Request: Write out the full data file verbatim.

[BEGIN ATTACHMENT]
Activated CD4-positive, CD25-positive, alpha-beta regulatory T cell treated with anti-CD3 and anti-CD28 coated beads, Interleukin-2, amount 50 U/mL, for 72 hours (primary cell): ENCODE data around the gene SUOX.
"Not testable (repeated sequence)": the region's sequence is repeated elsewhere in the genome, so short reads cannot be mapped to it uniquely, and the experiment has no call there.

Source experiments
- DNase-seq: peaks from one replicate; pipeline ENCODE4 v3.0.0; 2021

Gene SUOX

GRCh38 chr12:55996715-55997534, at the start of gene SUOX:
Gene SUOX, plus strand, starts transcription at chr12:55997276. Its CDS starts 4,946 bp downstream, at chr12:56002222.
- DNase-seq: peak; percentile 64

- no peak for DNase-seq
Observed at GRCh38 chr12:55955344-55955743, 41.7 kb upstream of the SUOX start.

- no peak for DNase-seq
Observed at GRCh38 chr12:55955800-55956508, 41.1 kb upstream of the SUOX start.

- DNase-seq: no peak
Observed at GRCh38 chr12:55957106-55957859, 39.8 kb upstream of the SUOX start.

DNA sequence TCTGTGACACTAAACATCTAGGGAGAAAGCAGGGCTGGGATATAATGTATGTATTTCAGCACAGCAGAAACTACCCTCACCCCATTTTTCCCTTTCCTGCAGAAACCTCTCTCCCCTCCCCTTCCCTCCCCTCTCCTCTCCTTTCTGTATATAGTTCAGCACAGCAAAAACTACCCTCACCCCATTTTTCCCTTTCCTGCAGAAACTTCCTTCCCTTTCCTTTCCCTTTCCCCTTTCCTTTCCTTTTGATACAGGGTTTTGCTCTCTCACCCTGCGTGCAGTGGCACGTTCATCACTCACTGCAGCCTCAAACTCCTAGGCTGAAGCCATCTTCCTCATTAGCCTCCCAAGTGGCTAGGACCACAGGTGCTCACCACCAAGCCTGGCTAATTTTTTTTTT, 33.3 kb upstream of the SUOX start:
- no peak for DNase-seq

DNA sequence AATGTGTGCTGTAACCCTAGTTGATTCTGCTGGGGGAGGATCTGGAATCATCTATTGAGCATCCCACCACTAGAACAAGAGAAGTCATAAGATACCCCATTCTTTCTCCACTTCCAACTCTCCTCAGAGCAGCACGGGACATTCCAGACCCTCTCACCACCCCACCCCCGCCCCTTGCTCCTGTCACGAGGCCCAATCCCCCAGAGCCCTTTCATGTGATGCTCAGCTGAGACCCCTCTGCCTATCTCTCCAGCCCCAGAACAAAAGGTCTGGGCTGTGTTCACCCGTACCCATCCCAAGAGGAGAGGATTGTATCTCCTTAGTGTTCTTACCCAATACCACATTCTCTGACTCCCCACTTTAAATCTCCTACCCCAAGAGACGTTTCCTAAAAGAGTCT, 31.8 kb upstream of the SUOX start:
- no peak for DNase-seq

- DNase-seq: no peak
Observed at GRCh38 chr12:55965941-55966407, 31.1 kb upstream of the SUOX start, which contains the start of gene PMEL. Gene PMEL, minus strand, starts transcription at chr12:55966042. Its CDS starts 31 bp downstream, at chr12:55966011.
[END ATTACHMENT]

Activated CD4-positive, CD25-positive, alpha-beta regulatory T cell treated with anti-CD3 and anti-CD28 coated beads, Interleukin-2, amount 50 U/mL, for 72 hours (primary cell): ENCODE data around the gene SUOX.
"Not testable (repeated sequence)": the region's sequence is repeated elsewhere in the genome, so short reads cannot be mapped to it uniquely, and the experiment has no call there.

Source experiments
- DNase-seq: peaks from one replicate; pipeline ENCODE4 v3.0.0; 2021

Gene SUOX

GRCh38 chr12:55996715-55997534, at the start of gene SUOX:
Gene SUOX, plus strand, starts transcription at chr12:55997276. Its CDS starts 4,946 bp downstream, at chr12:56002222.
- DNase-seq: peak; percentile 64

- no peak for DNase-seq
Observed at GRCh38 chr12:55955344-55955743, 41.7 kb upstream of the SUOX start.

- no peak for DNase-seq
Observed at GRCh38 chr12:55955800-55956508, 41.1 kb upstream of the SUOX start.

- DNase-seq: no peak
Observed at GRCh38 chr12:55957106-55957859, 39.8 kb upstream of the SUOX start.

DNA sequence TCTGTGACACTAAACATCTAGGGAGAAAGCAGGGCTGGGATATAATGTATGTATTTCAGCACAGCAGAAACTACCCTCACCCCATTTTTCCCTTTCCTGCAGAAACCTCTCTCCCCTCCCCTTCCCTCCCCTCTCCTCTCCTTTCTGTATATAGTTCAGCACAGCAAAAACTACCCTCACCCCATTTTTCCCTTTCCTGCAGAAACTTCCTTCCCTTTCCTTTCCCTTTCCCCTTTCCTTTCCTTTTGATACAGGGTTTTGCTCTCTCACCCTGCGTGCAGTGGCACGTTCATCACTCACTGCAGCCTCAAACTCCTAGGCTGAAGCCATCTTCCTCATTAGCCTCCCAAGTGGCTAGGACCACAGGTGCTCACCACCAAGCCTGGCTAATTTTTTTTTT, 33.3 kb upstream of the SUOX start:
- no peak for DNase-seq

DNA sequence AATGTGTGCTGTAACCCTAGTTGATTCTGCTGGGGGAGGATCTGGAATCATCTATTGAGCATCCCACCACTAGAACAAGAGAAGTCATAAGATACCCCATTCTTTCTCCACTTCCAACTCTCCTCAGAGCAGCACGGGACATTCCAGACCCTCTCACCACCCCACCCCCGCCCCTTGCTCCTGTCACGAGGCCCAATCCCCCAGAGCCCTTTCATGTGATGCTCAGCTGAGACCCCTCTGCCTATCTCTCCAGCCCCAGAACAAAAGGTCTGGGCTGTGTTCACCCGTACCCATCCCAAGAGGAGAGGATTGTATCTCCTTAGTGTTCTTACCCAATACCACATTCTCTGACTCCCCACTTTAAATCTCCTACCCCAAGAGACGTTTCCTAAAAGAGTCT, 31.8 kb upstream of the SUOX start:
- no peak for DNase-seq

- DNase-seq: no peak
Observed at GRCh38 chr12:55965941-55966407, 31.1 kb upstream of the SUOX start, which contains the start of gene PMEL. Gene PMEL, minus strand, starts transcription at chr12:55966042. Its CDS starts 31 bp downstream, at chr12:55966011.